Last week, the Ontario Superior Court heard arguments pertaining to the legality of the current citizenship oath. As it stands, the Citizenship Act requires would-be citizens to affirm that they will be “faithful and bear true allegiance to Queen Elizabeth the Second, Queen of Canada, her heirs and successors”. Three permanent residents are challenging the oath saying it violates their freedom of religion, conscience, and expression, as per sections 2(a) and 2(b) of the Canadian Charter of Rights and Freedoms, as well as contravening the right to equality enshrined in section 15.
Any personal derision aside, most reasonable people can agree that having would-be Canadians assert their loyalty to the monarchy in 2013 is antiquated and absurd. The composition of the Canadian population has changed drastically in the last sixty years. No longer are we a country of primarily British origin. In fact, a large proportion of Canadians are from former British colonies. To deny the atrocities committed by the British Crown is to suffer from historical myopia. Moreover, there are other commonwealth nations – Australia for example – that have retained the Crown as its head of state and make no mention of the Queen in their citizenship oath.
Yet editorials, op-ed columns and blogs from around the country have taken to berate the entirety of the legal challenge. Defenders of the citizenship oath can generally be categorized into three groups: (1) sincere traditionalists who have a deep respect and admiration for our constitutional monarchy and the Canadian citizenship process; (2) indifferent citizens who are bound by the Crown due to apathy and their love for the status quo; and (3) the overtly xenophobic “if you don’t like the way things are done in this country then go back to yours” type. Thankfully, the overwhelming majority seems to fall into the former two categories.
These opponents argue, rather logically, that the oath boils down to semantics. After all, if the allegiance to the Queen were to be struck down, it does not change the fact that Canada’s head of state is still the Crown. Thus, by pledging allegiance to Canada one really is still pledging de facto allegiance to the Queen and her successors. Additionally, as a constitutional monarchy, the Crown is very much the embodiment of the state on all levels; a change in the wording of the Citizenship Act will provide little solace to those who wish to cut ties with the monarchy completely.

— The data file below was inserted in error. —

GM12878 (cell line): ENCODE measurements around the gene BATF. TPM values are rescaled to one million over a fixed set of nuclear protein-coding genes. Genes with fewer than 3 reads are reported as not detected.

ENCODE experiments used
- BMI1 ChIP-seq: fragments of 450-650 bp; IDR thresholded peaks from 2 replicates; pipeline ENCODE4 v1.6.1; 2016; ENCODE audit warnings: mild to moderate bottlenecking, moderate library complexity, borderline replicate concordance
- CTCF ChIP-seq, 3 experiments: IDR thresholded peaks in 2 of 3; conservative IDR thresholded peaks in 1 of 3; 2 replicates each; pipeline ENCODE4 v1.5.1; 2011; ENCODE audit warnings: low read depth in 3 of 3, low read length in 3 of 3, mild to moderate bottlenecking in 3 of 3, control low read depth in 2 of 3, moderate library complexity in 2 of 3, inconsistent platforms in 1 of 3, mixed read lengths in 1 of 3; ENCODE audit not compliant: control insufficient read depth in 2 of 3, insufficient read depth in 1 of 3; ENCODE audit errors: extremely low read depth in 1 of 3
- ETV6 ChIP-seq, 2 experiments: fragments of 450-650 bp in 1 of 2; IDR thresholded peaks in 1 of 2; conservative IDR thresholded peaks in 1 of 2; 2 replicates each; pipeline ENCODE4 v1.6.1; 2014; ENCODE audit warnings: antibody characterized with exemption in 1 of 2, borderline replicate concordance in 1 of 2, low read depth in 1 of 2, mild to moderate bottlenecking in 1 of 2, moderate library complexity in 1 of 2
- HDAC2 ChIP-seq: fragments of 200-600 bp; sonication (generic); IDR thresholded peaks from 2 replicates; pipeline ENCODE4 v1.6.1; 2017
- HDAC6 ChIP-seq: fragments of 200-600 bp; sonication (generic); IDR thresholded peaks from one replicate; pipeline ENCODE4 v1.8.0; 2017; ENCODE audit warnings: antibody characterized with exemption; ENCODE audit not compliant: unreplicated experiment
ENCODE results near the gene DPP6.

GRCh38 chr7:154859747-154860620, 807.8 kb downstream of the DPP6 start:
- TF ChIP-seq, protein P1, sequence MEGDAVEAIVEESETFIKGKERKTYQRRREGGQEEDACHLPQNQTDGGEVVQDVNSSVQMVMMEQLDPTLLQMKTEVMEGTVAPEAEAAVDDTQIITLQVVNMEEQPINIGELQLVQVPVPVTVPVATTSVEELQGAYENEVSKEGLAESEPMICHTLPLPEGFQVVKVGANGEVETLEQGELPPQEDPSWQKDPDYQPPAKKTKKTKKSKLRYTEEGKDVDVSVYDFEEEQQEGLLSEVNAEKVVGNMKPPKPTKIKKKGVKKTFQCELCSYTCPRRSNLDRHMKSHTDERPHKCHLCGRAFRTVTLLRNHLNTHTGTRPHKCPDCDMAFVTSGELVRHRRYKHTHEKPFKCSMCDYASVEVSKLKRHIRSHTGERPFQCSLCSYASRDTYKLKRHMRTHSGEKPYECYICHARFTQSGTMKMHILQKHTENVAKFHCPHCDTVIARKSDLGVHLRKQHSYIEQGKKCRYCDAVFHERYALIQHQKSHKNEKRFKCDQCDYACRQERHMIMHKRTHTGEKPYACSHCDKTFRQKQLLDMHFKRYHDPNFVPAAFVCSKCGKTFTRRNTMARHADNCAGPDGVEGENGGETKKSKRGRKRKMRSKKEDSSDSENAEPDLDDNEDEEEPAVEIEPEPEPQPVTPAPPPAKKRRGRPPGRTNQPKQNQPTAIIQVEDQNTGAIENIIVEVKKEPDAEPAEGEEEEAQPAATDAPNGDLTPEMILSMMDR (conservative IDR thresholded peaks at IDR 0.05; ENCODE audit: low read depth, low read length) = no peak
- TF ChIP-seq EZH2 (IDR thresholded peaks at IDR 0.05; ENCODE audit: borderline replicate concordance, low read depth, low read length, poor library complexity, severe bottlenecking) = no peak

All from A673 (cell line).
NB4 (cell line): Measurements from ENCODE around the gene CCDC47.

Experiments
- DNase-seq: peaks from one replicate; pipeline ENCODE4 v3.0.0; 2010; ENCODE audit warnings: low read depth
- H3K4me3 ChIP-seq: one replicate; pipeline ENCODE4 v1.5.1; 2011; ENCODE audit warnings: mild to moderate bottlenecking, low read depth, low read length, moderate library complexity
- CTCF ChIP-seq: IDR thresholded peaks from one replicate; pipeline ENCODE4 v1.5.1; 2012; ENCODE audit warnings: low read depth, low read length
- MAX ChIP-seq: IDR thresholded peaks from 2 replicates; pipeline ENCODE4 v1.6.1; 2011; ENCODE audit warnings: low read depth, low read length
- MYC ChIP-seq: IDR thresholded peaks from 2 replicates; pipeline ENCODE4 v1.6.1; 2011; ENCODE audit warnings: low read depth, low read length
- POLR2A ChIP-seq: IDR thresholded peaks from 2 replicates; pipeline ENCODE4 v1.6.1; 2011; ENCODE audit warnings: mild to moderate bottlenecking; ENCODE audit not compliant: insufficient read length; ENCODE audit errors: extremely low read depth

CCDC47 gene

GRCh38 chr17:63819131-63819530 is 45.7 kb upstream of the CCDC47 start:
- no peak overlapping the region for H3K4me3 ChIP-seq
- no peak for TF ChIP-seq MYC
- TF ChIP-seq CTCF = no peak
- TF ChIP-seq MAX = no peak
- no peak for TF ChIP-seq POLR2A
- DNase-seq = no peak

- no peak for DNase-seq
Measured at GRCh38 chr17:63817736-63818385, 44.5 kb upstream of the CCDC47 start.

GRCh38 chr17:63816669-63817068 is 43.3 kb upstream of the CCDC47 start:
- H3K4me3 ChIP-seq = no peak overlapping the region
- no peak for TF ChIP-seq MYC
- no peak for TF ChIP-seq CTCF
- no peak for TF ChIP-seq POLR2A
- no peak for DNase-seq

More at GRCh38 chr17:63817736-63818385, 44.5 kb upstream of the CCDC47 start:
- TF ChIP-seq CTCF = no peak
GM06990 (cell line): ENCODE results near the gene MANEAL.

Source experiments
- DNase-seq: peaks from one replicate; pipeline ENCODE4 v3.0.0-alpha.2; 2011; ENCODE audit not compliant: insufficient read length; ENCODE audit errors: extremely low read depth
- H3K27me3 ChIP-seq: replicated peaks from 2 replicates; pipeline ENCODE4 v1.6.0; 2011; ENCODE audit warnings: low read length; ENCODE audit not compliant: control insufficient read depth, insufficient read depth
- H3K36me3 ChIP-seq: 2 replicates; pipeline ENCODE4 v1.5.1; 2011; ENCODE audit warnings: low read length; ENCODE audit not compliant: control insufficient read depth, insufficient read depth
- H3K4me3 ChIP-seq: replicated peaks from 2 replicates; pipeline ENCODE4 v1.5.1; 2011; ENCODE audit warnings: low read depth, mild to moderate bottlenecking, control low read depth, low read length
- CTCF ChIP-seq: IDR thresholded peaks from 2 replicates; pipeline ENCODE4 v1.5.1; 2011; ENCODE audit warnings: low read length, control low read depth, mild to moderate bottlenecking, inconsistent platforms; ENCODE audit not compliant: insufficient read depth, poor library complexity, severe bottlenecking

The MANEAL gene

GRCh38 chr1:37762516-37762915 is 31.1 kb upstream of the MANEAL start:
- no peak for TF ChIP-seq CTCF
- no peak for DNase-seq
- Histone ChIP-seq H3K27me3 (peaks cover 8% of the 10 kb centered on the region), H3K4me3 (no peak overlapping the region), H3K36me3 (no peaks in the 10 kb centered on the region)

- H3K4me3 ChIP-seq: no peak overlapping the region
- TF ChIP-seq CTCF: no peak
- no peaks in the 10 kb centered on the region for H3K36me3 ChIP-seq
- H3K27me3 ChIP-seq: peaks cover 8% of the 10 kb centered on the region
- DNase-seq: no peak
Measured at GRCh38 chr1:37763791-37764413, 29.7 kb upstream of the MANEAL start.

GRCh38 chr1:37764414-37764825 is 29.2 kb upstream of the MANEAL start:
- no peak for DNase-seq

However, as much as I commend the efforts of the three permanent residents challenging the oath, it seems this is an objection that would be better served at the political level, rather than seeking affirmation of their beliefs from the judiciary. The ever-boisterous NDP MP Pat Martin has taken issue with the citizenship oath as well, tabling a private member’s bill that will be up for debate this fall.
Support for the monarchy nation-wide is tepid, at best. An Angus-Reid poll conducted in April found that a mere 28 per cent would prefer the Crown to remain as Canada’s head of state. However, opposition to the citizenship oath’s reference to the Queen appears to converge with its support, at 48 and 45 per cent, respectively. Thus, regardless of one’s own stance on the issue, the very fact that this legal challenge has brought the role of the Crown in Canada to the forefront of our public discourse is a good thing.
Laws change. Policies evolve. Constitutions get repatriated. And maybe, just maybe, citizenship oaths will pledge allegiance and loyalty to the country in question, and not a relic of an institution. God save the Queen, because Canada might not.
Supriya Dwivedi is pursuing graduate legal studies and is co-host of ‘Delmar & Dwivedi’ on CJAD 800 in Montreal. You can follow her on Twitter @supriyadwivedi